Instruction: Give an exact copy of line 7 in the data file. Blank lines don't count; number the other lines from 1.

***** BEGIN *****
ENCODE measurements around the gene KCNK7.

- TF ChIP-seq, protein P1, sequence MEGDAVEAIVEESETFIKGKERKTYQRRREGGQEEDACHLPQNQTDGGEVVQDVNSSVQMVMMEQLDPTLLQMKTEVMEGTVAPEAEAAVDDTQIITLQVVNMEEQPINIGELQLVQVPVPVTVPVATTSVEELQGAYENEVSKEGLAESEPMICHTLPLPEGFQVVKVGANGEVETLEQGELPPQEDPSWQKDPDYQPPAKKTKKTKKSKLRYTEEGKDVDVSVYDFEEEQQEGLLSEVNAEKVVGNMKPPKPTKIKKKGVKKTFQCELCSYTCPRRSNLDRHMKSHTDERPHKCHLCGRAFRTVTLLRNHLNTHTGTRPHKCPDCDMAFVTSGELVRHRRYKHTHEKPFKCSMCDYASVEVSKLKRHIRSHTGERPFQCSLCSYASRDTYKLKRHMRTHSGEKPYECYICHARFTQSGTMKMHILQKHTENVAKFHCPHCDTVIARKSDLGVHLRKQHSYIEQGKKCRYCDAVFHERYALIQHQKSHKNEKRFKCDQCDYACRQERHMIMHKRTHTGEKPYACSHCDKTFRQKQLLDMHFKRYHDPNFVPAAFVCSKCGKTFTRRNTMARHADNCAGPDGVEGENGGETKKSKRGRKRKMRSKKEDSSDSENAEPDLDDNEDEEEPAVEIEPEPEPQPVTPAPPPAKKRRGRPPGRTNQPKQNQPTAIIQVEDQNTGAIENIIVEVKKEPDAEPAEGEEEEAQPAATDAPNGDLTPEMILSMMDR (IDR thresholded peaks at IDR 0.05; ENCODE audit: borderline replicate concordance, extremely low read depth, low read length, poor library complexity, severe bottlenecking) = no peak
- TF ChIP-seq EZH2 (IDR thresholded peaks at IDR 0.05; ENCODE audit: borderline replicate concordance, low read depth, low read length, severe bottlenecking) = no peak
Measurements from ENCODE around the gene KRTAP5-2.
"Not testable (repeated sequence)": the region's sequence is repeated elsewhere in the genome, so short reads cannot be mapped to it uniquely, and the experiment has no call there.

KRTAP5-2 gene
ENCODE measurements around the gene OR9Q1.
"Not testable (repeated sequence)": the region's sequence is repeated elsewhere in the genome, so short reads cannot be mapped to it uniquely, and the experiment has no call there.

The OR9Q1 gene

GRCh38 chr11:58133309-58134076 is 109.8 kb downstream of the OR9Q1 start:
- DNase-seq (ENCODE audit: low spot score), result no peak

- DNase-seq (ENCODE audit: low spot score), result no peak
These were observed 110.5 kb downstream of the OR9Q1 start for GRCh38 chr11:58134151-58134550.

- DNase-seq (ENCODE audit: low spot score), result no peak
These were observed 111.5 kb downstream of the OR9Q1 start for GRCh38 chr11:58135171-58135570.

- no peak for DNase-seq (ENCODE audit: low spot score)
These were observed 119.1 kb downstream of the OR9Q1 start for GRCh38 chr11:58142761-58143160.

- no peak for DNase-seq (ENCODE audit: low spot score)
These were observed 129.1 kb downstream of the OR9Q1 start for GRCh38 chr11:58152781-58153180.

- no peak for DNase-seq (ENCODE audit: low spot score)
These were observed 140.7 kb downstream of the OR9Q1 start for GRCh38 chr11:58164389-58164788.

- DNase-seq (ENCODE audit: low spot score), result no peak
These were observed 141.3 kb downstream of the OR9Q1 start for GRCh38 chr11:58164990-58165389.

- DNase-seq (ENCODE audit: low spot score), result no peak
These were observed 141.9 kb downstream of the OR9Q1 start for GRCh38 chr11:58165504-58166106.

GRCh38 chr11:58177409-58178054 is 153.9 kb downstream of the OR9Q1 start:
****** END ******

ENCODE measurements around the gene OR9Q1.